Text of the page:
Children's Writings in Wuthering Heights and Agnes Grey

Stream: Session G
Date: Friday, 22 July 2022
Time: 10.30 am – 12.00 pm
Speaker(s): Annette Harman

In Wuthering Heights, Cathy Earnshaw writes the story, in her Testament, of her first rebellion with Heathcliff, against the tyrannical rule of her brother, Hindley. She writes notes to her cousin, Linton Heathcliff, when she discovers he is living at Wuthering Heights, three miles from Thrushcross Grange. At first, her notes are short and direct, but then when she receives love letters from Linton (written by Heathcliff) hers become more communicative and in the same vein. Catherine’s writings to Linton are filled with excitement, romance, fun and planning. Linton’s writings to Catherine were written under duress from his father, filled with complaints and a desire to meet his cousin again. His letters were written when Linton was very ill and in pain, then written by his father when he didn’t find them eloquent enough to maintain Catherine’s attention.

In Agnes Grey children are made to write when they don’t want to. Their writing exercises are perfunctorily completed, used to resist the teachings of the governess, and written without proper letter formation, humour or to record family events with drama and emotion. Tom Bloomfield, one of the first of Agnes’s charges, does not care for his writing lessons: “Sometimes he was determined to do his writing badly; and I had to hold his hand to prevent him from purposefully blotting or disfiguring the paper... I…. had finally to resort to the expedient of holding his fingers upon the pen, and forcibly drawing his hand up and down, till, in spite of his resistance, the line was in some sort completed.”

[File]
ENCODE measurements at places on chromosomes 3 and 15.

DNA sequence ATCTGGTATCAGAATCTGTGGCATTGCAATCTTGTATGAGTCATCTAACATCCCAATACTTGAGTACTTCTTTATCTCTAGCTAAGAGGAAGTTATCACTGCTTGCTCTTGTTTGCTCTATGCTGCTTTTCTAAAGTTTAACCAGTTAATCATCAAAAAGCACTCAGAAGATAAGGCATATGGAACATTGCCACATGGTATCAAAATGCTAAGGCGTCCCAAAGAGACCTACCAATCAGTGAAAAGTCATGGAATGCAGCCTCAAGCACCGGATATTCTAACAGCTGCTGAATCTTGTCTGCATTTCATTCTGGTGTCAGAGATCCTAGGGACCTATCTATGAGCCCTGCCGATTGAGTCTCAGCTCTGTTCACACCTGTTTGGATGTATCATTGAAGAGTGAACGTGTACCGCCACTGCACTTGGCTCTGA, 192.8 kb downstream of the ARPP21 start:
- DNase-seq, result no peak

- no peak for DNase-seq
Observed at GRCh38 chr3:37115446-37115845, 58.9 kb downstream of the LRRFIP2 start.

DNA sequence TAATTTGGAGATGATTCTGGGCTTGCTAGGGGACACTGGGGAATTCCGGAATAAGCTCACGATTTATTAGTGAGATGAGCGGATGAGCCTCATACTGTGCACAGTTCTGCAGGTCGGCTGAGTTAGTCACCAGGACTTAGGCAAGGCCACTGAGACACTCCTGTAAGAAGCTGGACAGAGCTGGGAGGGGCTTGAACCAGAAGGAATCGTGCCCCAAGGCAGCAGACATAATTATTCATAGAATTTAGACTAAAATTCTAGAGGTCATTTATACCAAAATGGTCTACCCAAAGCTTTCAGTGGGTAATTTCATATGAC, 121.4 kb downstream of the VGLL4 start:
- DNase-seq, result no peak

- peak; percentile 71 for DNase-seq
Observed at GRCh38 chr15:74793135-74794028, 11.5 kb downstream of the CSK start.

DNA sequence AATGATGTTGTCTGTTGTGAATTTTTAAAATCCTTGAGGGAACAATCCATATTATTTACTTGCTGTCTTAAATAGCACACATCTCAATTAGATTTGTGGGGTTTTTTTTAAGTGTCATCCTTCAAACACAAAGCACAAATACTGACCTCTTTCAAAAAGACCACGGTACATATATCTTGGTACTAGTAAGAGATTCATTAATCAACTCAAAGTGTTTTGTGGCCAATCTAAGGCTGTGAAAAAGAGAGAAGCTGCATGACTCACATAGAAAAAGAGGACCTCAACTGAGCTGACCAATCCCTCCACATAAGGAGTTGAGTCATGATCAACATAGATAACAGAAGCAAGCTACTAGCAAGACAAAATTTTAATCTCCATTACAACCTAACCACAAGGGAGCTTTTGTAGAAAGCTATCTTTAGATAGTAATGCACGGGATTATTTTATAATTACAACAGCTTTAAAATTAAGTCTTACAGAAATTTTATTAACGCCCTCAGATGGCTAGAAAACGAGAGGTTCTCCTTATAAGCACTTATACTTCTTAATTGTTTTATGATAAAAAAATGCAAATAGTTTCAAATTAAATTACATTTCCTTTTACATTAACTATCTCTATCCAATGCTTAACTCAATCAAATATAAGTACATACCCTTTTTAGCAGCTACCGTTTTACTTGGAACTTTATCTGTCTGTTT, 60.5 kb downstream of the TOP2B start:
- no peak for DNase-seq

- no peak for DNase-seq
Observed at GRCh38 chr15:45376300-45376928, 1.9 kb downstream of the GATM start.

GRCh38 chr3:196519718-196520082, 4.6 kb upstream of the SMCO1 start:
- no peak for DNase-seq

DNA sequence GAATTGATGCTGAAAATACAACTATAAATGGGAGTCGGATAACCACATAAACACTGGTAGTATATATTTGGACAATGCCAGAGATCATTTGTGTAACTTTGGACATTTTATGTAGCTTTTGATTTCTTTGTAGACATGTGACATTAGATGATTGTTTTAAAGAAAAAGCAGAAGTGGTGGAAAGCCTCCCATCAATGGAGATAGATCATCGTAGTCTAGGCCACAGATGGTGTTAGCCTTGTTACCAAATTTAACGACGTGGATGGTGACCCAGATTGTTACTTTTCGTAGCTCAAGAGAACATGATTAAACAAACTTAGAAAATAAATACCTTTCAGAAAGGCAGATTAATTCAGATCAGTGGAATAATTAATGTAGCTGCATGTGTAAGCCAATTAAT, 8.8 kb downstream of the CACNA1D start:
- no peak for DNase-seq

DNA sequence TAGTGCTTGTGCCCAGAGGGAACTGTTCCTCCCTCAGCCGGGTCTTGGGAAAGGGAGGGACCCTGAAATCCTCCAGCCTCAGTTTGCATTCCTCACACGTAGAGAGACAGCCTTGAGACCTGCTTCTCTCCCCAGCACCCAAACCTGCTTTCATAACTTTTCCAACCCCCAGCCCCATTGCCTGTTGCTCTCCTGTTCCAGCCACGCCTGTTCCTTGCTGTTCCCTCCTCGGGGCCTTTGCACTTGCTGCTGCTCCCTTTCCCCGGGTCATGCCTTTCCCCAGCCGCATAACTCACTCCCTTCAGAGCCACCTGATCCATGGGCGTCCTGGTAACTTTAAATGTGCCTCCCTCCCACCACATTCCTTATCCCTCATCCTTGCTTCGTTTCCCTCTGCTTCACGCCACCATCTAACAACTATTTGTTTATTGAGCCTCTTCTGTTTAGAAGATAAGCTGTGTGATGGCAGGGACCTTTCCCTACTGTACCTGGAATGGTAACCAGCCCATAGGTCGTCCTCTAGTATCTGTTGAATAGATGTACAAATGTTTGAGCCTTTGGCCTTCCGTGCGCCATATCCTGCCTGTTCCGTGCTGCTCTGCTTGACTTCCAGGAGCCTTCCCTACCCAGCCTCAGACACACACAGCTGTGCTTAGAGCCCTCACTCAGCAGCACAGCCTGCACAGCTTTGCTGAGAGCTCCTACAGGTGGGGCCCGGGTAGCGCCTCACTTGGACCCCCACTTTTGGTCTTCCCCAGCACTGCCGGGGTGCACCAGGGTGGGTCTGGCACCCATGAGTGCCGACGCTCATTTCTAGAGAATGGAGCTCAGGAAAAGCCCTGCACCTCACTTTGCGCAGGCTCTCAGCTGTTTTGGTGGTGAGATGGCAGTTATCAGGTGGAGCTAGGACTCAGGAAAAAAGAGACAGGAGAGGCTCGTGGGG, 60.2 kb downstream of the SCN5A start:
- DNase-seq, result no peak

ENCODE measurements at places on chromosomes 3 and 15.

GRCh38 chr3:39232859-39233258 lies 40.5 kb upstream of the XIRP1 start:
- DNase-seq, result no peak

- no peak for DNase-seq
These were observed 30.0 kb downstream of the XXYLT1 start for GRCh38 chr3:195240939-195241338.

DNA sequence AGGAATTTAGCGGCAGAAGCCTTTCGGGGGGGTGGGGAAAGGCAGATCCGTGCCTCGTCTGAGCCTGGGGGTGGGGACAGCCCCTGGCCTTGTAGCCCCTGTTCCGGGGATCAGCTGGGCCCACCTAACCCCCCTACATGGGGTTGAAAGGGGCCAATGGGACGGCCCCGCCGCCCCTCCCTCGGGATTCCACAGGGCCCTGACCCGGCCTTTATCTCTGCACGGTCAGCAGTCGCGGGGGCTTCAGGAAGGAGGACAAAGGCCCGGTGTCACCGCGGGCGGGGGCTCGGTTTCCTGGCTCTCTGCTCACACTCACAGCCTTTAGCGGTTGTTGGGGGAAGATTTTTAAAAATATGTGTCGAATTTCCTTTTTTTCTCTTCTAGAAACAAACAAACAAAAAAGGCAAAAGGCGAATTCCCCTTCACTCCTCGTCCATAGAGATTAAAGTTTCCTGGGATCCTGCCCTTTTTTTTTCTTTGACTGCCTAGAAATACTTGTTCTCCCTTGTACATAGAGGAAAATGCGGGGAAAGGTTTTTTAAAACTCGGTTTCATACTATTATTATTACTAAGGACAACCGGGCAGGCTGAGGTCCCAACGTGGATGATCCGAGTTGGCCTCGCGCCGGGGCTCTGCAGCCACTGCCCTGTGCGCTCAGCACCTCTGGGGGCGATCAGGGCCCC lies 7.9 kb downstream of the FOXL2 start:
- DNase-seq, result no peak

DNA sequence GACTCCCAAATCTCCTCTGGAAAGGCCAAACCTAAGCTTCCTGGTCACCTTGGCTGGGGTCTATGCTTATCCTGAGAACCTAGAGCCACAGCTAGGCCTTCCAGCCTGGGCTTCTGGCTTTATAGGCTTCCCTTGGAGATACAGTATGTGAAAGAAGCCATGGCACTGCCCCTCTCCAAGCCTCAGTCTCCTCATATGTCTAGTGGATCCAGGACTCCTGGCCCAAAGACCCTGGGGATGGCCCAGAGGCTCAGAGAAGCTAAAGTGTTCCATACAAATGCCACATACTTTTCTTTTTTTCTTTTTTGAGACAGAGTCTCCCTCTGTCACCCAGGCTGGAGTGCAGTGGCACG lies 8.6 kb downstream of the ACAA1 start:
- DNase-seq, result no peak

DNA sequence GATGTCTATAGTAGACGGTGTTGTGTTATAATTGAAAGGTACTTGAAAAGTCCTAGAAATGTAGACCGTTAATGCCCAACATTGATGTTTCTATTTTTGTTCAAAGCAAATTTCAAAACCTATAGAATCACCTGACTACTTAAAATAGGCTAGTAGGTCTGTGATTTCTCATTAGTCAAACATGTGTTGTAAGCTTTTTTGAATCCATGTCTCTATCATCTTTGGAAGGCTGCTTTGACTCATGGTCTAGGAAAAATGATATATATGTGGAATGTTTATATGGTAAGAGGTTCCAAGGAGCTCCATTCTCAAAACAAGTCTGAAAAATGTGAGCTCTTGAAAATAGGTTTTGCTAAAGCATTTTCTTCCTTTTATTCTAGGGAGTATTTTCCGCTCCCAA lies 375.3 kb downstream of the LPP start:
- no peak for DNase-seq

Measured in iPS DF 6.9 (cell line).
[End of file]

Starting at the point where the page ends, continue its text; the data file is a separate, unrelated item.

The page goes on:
ANNETTE HARMAN has been a member of the Australian Brontë Association since 1994. She has given presentations to the ABA on a variety of topics, including, “Moors, Shores and Indoors–Landscape and the Brontës” (2019), and regularly contributes articles to The Thunderer and the ABA Newsletter. She is interested in pedagogy, children, and religion in the writings of the Brontës.